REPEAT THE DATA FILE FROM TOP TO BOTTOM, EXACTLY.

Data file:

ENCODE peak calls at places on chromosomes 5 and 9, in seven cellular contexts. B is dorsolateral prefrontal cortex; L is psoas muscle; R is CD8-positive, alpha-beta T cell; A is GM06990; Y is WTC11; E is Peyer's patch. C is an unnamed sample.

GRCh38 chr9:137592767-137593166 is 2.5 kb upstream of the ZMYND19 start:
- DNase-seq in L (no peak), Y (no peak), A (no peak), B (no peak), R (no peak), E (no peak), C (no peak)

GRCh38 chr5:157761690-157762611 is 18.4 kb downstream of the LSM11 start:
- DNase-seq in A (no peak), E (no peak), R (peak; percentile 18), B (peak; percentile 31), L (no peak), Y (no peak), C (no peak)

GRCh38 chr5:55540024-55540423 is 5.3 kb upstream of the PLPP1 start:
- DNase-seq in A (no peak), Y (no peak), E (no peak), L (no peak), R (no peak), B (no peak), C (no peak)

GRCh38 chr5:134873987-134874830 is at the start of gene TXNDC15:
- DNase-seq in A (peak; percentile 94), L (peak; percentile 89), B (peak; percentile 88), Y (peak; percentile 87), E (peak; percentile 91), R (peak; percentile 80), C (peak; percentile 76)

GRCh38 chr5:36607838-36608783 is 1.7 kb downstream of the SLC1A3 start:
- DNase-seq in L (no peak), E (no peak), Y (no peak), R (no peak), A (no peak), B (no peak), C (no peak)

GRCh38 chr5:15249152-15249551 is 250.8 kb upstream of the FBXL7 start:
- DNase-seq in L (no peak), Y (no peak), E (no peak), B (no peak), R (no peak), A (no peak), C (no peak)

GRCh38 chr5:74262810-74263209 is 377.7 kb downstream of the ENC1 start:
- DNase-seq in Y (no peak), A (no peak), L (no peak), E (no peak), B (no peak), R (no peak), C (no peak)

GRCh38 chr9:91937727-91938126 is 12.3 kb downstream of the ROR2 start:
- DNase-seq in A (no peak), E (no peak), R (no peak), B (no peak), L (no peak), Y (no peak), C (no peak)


ENCODE peak calls at places on chromosomes 5 and 9, in seven cellular contexts. B is dorsolateral prefrontal cortex; L is psoas muscle; R is CD8-positive, alpha-beta T cell; A is GM06990; Y is WTC11; E is Peyer's patch. C is an unnamed sample.

GRCh38 chr9:137592767-137593166 is 2.5 kb upstream of the ZMYND19 start:
- DNase-seq in L (no peak), Y (no peak), A (no peak), B (no peak), R (no peak), E (no peak), C (no peak)

GRCh38 chr5:157761690-157762611 is 18.4 kb downstream of the LSM11 start:
- DNase-seq in A (no peak), E (no peak), R (peak; percentile 18), B (peak; percentile 31), L (no peak), Y (no peak), C (no peak)

GRCh38 chr5:55540024-55540423 is 5.3 kb upstream of the PLPP1 start:
- DNase-seq in A (no peak), Y (no peak), E (no peak), L (no peak), R (no peak), B (no peak), C (no peak)

GRCh38 chr5:134873987-134874830 is at the start of gene TXNDC15:
- DNase-seq in A (peak; percentile 94), L (peak; percentile 89), B (peak; percentile 88), Y (peak; percentile 87), E (peak; percentile 91), R (peak; percentile 80), C (peak; percentile 76)

GRCh38 chr5:36607838-36608783 is 1.7 kb downstream of the SLC1A3 start:
- DNase-seq in L (no peak), E (no peak), Y (no peak), R (no peak), A (no peak), B (no peak), C (no peak)

GRCh38 chr5:15249152-15249551 is 250.8 kb upstream of the FBXL7 start:
- DNase-seq in L (no peak), Y (no peak), E (no peak), B (no peak), R (no peak), A (no peak), C (no peak)

GRCh38 chr5:74262810-74263209 is 377.7 kb downstream of the ENC1 start:
- DNase-seq in Y (no peak), A (no peak), L (no peak), E (no peak), B (no peak), R (no peak), C (no peak)

GRCh38 chr9:91937727-91938126 is 12.3 kb downstream of the ROR2 start:
- DNase-seq in A (no peak), E (no peak), R (no peak), B (no peak), L (no peak), Y (no peak), C (no peak)